Breast cancer

Cancer screening

Breast cancer

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The purpose of cancer screening is to find cancers before they cause symptoms.

Screening is only used for certain types of cancer where there is a proven benefit from a safe and accurate test that can be used in a large number of people who do not have any symptoms. 


What is cancer screening?

The purpose of cancer screening is to find cancers before they cause symptoms. This is important because cancers found early have better outcomes.

Screening is only used for certain types of cancer where there is a test that can be used in a large number of people. These screening tests look for abnormalities that could be signs of cancer.

Screening is for people who don’t have any symptoms. If you have symptoms, you should see your doctor as soon as possible.

Breast screening programs

Screening programs are government-funded programs which offer free screening to large numbers of people. The screening program for breast cancer is called BreastScreen.

The BreastScreen program invites women aged between 50 and 74 for a free screening test (mammogram) every two years. Women aged 40-49, and over 74 can also take part but don’t get sent an invitation.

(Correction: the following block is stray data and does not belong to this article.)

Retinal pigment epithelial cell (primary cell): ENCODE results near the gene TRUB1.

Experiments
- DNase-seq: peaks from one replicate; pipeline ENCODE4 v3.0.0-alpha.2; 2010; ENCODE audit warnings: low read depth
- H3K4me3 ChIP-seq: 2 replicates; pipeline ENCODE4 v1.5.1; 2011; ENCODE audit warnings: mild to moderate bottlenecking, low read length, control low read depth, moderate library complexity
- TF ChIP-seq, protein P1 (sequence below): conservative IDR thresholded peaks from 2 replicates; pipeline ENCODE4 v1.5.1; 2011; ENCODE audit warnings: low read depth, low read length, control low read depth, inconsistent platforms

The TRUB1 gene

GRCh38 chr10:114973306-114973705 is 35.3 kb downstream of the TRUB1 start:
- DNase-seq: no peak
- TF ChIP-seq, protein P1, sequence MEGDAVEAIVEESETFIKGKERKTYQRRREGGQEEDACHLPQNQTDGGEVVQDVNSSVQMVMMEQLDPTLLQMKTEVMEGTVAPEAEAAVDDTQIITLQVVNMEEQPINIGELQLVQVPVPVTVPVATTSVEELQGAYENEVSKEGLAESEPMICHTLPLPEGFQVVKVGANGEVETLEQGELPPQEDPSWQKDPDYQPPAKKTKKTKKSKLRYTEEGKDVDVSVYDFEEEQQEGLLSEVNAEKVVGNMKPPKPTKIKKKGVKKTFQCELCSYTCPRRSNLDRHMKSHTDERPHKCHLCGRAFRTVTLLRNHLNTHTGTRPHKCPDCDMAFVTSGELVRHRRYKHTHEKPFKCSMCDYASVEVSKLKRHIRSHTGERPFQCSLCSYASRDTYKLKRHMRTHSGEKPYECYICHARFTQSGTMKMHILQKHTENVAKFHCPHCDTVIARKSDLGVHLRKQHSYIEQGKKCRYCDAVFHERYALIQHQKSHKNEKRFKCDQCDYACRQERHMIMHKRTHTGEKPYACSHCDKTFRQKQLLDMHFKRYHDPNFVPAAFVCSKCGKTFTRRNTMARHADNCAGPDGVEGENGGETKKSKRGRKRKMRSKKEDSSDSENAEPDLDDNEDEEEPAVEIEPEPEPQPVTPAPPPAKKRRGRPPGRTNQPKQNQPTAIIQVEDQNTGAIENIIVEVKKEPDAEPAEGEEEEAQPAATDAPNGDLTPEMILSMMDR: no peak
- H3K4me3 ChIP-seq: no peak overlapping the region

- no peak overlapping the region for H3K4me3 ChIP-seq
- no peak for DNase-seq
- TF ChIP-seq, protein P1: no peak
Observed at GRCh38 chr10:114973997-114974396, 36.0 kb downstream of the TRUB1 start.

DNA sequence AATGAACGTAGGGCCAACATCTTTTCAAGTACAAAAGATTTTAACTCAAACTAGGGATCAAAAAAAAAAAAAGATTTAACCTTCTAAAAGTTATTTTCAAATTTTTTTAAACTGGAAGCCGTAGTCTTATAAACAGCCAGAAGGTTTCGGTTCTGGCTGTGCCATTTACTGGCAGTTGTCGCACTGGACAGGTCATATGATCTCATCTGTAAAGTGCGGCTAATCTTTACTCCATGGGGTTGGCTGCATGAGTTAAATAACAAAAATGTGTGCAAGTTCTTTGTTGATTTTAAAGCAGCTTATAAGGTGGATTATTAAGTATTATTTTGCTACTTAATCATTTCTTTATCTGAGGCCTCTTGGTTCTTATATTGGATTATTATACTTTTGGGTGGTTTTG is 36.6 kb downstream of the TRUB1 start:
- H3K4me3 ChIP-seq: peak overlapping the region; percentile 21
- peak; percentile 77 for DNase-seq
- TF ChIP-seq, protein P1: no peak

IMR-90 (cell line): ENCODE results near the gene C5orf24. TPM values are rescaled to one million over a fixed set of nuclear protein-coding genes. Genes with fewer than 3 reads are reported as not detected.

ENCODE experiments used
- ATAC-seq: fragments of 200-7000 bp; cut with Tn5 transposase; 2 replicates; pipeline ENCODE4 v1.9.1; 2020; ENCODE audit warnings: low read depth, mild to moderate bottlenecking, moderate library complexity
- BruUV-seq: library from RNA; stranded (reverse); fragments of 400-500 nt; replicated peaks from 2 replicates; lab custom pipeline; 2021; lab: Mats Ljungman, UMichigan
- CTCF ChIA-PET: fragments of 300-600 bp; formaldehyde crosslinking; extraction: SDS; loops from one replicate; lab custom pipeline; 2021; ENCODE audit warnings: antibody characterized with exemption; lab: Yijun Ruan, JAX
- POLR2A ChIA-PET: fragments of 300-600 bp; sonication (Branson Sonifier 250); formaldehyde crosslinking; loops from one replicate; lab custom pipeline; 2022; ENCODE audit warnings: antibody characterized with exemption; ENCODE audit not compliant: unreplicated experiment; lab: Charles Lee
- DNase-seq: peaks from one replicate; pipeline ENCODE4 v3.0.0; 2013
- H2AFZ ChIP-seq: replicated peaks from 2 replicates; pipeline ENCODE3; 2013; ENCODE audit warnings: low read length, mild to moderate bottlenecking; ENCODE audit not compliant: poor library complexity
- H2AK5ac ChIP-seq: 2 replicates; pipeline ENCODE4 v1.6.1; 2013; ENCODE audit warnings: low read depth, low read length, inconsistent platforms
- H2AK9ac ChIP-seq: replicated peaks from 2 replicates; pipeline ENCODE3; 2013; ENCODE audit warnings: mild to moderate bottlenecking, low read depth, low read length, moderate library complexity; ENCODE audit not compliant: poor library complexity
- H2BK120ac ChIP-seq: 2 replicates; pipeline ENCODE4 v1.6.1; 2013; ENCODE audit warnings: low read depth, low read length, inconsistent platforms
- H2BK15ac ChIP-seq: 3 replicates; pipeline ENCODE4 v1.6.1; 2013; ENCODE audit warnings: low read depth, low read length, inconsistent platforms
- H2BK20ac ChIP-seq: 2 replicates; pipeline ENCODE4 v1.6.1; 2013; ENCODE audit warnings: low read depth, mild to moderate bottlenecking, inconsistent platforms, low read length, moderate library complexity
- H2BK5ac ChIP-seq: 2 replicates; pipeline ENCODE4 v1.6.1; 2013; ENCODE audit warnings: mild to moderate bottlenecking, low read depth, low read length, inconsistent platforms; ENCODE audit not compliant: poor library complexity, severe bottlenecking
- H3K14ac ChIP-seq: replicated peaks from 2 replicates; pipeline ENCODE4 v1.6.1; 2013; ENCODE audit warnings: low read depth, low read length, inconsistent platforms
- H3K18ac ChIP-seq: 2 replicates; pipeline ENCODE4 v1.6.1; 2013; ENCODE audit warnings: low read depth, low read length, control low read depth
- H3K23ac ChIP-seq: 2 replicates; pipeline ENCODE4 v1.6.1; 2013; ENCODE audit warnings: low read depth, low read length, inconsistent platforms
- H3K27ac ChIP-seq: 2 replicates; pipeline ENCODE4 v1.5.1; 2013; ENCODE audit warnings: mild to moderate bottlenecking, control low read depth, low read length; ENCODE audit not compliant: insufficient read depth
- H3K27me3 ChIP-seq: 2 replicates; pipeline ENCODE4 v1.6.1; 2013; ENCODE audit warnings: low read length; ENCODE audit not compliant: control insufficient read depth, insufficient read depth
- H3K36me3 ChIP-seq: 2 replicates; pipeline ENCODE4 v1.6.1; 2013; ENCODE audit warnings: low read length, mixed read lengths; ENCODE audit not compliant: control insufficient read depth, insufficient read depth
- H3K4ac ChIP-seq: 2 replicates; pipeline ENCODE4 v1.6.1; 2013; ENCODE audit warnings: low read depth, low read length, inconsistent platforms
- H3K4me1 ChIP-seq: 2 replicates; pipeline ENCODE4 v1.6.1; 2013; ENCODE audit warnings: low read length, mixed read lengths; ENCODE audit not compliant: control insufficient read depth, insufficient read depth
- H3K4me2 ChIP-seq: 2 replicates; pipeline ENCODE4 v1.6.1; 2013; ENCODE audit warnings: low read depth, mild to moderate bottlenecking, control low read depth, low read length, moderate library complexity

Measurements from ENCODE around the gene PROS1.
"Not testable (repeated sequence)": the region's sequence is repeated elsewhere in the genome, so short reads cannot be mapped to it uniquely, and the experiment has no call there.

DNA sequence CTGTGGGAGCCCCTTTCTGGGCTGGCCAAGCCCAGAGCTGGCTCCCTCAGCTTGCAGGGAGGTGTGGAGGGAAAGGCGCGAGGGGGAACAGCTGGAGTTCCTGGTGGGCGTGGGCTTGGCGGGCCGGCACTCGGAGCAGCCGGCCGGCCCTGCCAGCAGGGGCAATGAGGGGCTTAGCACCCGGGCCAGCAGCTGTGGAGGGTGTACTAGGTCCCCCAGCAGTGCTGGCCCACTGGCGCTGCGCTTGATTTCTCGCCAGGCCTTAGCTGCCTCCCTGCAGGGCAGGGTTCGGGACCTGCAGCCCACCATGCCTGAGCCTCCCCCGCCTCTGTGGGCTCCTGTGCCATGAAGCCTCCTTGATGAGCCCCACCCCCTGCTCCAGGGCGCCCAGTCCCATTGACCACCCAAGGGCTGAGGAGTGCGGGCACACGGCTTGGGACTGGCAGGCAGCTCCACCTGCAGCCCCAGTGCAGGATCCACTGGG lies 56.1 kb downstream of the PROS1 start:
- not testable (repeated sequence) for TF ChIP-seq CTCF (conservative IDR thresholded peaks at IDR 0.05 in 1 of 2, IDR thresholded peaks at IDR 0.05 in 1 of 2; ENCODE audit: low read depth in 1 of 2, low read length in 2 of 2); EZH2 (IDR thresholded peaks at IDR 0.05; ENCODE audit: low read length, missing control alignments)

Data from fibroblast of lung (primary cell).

A screening mammogram can pick up cancers in the breast before they are big enough to feel.

  • Most women who are screened will have a normal mammogram.
  • Women who have an abnormal mammogram will be called back for more tests.
  • Only a very small number of women called back for tests will have breast cancer.

Breast screening abnormalities

If an abnormality is found, this does not always mean you have cancer. You will need further tests to find out.

You will be contacted  to return for further tests. These can include a breast ultrasound, clinical breast examination and a needle biopsy. If required your GP will be notified and asked to refer you to a specialist.

Breast screening in high-risk groups

If you have a high risk of breast cancer, you may need to be screened earlier and more often. You also need to be breast aware and see your GP if you notice any breast changes.

This includes women with:

  • the BRCA1 or BRCA2 gene mutation or some other genetic syndromes
  • a strong family history of breast cancer
  • previous diagnosis of a breast abnormality
  • previous radiation therapy to the chest.

If you think you have a high risk of breast cancer, talk to your GP about screening. 

The guidelines for screening women with a high risk of breast cancer are very complicated. You should talk to your GP, who will refer you to a family cancer clinic or genetic counselling service if required.

Where to get help

There are people you can talk to for more information or support.

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